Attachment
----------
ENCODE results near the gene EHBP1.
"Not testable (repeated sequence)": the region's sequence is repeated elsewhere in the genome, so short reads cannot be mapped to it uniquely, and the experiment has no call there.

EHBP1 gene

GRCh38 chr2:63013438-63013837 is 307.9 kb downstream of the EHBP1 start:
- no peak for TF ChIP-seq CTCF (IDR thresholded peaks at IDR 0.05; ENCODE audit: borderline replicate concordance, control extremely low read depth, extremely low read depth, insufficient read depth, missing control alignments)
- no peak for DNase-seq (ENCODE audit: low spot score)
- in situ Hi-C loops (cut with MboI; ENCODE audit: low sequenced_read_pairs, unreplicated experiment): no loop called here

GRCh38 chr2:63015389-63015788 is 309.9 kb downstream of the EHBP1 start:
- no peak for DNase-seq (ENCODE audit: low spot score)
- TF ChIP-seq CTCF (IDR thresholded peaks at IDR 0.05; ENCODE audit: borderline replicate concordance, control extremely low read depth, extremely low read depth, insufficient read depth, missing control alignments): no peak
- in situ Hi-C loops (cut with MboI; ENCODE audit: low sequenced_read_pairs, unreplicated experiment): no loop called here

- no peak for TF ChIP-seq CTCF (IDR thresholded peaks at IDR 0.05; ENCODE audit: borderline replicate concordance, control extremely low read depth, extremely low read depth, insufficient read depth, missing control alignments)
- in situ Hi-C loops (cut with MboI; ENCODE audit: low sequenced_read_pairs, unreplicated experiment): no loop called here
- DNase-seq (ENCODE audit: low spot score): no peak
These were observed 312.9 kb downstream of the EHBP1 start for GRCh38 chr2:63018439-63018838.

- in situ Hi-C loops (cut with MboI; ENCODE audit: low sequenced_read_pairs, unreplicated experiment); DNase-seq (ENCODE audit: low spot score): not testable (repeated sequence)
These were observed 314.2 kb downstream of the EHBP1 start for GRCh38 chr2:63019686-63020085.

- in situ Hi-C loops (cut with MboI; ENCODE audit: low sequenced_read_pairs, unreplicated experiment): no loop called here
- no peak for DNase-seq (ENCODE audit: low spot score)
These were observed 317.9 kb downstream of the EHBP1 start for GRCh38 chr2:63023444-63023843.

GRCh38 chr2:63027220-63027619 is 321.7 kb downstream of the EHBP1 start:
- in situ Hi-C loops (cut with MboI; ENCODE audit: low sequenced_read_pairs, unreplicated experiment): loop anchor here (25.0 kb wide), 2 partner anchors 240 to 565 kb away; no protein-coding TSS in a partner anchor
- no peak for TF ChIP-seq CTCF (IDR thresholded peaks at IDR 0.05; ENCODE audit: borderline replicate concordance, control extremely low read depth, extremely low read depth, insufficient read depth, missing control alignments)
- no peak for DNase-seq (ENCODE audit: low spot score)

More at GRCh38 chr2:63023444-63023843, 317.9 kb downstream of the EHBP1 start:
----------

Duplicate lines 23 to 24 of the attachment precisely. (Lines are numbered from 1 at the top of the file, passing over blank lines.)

- no peak for TF ChIP-seq CTCF (IDR thresholded peaks at IDR 0.05; ENCODE audit: borderline replicate concordance, control extremely low read depth, extremely low read depth, insufficient read depth, missing control alignments)
- no peak for DNase-seq (ENCODE audit: low spot score)